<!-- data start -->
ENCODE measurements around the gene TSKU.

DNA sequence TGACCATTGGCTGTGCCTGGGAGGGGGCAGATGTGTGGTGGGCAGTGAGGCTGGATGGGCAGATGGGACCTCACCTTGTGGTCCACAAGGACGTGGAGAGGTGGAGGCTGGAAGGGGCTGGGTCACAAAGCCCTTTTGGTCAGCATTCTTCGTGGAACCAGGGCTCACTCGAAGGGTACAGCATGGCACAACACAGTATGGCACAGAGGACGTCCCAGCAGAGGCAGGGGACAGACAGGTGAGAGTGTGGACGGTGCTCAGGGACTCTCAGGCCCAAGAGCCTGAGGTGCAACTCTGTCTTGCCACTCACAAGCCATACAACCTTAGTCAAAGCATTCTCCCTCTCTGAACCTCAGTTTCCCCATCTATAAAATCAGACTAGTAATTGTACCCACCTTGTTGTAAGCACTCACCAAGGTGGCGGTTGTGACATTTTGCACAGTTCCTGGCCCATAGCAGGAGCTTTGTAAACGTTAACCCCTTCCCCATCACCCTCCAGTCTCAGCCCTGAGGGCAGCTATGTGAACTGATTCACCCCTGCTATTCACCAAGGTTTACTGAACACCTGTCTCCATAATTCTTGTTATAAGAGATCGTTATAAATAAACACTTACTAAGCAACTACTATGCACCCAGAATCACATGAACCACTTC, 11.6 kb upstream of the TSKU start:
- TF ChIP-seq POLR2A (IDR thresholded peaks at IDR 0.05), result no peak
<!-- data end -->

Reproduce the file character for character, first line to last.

ENCODE measurements around the gene TSKU.

DNA sequence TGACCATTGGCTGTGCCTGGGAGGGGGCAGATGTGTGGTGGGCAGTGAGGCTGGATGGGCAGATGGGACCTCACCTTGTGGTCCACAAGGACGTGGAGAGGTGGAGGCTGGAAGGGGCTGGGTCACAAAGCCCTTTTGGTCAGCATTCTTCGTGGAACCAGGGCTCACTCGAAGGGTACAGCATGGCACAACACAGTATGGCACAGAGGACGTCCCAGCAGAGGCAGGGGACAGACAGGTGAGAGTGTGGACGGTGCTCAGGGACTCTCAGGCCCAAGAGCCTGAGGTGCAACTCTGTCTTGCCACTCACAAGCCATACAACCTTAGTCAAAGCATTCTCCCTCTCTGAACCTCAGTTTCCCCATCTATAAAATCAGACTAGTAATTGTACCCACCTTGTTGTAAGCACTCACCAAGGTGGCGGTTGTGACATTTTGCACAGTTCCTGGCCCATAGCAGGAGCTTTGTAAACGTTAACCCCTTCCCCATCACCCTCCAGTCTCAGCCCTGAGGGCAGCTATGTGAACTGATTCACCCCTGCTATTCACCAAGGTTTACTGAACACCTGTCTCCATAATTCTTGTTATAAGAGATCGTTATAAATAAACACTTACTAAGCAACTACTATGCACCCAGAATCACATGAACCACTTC, 11.6 kb upstream of the TSKU start:
- TF ChIP-seq POLR2A (IDR thresholded peaks at IDR 0.05), result no peak